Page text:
I’ve been hoping for this review as this book has been on my To Read pile, primarily because the heroine’s name is the same as mine. I’ve read some of MJP’s backlog but none of her recent work, so I wanted to see what AAR would say before I committed. I’m happy to say I will try it. And just look at that cover; it’s gorgeous.
Putney’s truly been all over the place for me over the last four years or so; this sounds much better than the last book I read of hers.
This was an improvement for me too. The romance was well done and that counts for a lot IMHO.
Thanks, Ms. North for the great review. I read “Once a Scoundrel,” which is part of the “Rogues Redeemed” series and it was a lot of fun.
As for the unbelievable plot twists and turns and neat wrap-ups, I think Ms. Putney has a style that is lighthearted enough to pull it off. Suspension of disbelief is a staple in a lot of genres that actually helps make a lot of otherwise dreary stories entertaining. For example, cute, cozy mystery series that follow the same character in a small town require the reader to ignore the fact that this charming little setting somehow has more murders per capita than the world’s most violent major cities. Or in Westerns like “Gunsmoke” where we just ignore the fact that Sheriff Matt Dillon has probably been shot 40+ times in a 20 year period. And how many times can a character in any action/adventure series get clunked over the head without suffering long-term brain injuries common to professional boxers?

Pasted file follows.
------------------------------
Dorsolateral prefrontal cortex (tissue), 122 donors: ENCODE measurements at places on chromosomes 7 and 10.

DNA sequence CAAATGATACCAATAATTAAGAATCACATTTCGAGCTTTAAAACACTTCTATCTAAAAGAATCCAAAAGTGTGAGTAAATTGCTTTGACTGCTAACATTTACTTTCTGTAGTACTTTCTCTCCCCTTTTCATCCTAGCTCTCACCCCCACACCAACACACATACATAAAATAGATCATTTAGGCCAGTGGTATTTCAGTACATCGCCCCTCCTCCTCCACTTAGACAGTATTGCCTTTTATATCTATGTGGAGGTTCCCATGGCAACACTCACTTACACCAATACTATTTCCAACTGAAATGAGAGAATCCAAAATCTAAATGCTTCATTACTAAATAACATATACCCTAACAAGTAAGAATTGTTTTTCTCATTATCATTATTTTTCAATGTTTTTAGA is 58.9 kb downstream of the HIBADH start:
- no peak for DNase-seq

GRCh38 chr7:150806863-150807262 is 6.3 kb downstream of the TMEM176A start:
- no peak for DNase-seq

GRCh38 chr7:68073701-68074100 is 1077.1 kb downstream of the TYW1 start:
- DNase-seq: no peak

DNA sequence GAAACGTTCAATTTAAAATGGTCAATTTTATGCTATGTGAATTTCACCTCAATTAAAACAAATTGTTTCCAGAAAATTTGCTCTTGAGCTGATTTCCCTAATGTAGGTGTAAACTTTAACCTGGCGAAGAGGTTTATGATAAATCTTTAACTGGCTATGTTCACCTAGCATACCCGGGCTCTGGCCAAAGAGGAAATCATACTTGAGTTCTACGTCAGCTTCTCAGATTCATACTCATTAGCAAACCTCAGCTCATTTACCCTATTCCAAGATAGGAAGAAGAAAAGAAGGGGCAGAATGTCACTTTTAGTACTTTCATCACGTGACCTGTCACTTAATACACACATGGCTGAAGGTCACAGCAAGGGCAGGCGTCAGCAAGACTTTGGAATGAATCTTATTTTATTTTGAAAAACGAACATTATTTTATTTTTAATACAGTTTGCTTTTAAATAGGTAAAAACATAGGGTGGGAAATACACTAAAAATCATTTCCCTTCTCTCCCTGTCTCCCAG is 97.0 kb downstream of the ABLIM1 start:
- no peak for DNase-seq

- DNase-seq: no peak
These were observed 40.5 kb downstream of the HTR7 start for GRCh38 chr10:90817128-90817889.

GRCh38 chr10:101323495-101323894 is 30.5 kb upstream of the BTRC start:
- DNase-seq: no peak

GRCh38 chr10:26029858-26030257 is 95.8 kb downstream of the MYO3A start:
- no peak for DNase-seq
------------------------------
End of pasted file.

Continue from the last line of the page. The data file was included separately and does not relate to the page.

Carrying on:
“There were also a few things that should have been caught in editing or proofing – like Suzanne writing late in the book that she would have loved to have seen Simon just once in his uniform, even though he wore his uniform to their wedding.” Ugh! Continuity is a b***h, especially for series writers. But when a work is professionally published, I think there’s less of an excuse.